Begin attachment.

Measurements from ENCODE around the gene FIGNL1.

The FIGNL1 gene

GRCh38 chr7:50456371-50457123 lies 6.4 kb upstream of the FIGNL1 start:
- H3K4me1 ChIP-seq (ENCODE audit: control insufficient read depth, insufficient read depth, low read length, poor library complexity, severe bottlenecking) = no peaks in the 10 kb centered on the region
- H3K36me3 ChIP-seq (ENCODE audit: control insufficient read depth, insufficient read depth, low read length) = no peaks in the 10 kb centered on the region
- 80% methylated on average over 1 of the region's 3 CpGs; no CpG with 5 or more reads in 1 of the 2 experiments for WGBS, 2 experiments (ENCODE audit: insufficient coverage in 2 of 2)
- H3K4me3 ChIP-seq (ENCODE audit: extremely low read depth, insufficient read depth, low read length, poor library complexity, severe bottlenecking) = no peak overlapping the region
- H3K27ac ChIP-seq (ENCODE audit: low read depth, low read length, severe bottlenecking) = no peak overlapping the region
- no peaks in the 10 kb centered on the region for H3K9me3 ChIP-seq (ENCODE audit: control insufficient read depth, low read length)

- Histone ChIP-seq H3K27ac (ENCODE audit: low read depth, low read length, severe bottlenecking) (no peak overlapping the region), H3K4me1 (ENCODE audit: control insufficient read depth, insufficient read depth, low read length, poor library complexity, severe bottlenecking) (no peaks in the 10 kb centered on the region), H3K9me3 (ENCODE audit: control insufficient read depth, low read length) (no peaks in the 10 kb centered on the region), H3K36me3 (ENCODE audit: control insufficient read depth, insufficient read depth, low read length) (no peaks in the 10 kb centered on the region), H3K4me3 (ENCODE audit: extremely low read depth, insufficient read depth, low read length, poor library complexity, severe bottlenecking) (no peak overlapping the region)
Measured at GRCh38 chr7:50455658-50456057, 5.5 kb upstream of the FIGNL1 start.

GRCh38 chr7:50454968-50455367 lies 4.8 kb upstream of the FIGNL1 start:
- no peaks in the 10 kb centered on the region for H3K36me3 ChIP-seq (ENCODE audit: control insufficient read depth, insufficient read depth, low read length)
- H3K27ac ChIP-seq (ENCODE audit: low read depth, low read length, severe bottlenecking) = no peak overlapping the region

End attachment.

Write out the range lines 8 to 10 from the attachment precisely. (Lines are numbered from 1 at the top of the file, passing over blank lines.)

- H3K27ac ChIP-seq (ENCODE audit: low read depth, low read length, severe bottlenecking) = no peak overlapping the region
- no peaks in the 10 kb centered on the region for H3K9me3 ChIP-seq (ENCODE audit: control insufficient read depth, low read length)

- Histone ChIP-seq H3K27ac (ENCODE audit: low read depth, low read length, severe bottlenecking) (no peak overlapping the region), H3K4me1 (ENCODE audit: control insufficient read depth, insufficient read depth, low read length, poor library complexity, severe bottlenecking) (no peaks in the 10 kb centered on the region), H3K9me3 (ENCODE audit: control insufficient read depth, low read length) (no peaks in the 10 kb centered on the region), H3K36me3 (ENCODE audit: control insufficient read depth, insufficient read depth, low read length) (no peaks in the 10 kb centered on the region), H3K4me3 (ENCODE audit: extremely low read depth, insufficient read depth, low read length, poor library complexity, severe bottlenecking) (no peak overlapping the region)